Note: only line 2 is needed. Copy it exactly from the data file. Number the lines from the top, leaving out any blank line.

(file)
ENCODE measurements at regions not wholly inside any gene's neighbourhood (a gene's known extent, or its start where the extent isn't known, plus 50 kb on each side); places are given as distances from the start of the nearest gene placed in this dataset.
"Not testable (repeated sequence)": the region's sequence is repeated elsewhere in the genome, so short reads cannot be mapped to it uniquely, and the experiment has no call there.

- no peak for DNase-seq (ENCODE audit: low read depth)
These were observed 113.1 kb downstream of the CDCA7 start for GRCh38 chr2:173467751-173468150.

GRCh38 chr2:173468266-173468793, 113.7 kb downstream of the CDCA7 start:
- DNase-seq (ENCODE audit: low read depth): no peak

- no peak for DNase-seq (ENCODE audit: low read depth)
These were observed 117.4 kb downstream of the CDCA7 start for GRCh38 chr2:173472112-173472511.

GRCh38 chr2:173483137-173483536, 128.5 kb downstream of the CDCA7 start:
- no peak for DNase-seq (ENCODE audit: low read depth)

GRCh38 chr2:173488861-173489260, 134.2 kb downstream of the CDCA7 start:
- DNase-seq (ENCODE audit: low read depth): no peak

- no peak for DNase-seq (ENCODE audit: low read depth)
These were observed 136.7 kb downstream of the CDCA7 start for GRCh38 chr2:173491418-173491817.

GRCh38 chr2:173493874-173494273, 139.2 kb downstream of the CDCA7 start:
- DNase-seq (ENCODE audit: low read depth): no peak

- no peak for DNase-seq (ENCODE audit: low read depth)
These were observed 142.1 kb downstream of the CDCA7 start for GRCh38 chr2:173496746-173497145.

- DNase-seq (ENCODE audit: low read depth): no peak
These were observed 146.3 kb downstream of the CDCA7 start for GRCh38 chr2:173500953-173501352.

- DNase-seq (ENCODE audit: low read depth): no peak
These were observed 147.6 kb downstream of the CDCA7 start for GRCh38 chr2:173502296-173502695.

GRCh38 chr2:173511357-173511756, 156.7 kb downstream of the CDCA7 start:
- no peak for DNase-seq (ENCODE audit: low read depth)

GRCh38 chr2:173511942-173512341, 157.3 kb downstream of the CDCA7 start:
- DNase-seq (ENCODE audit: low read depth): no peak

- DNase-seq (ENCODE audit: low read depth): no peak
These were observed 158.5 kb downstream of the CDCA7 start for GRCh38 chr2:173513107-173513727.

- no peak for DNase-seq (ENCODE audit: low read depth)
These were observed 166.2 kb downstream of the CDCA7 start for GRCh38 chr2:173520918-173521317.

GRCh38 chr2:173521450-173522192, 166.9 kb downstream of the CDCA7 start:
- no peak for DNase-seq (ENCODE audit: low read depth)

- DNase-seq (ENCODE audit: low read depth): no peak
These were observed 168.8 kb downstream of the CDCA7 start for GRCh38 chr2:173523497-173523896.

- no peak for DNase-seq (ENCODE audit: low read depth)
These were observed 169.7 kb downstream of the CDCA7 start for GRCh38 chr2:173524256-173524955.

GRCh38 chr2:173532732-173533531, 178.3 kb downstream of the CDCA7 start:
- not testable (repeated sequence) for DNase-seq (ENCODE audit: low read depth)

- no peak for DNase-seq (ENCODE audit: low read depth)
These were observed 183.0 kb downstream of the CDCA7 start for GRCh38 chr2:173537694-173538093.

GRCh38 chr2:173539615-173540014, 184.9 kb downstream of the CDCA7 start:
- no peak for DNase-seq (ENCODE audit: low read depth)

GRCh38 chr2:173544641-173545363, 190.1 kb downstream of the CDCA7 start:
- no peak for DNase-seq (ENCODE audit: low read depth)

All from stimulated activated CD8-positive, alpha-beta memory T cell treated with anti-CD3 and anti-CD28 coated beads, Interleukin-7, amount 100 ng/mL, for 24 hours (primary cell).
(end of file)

"Not testable (repeated sequence)": the region's sequence is repeated elsewhere in the genome, so short reads cannot be mapped to it uniquely, and the experiment has no call there.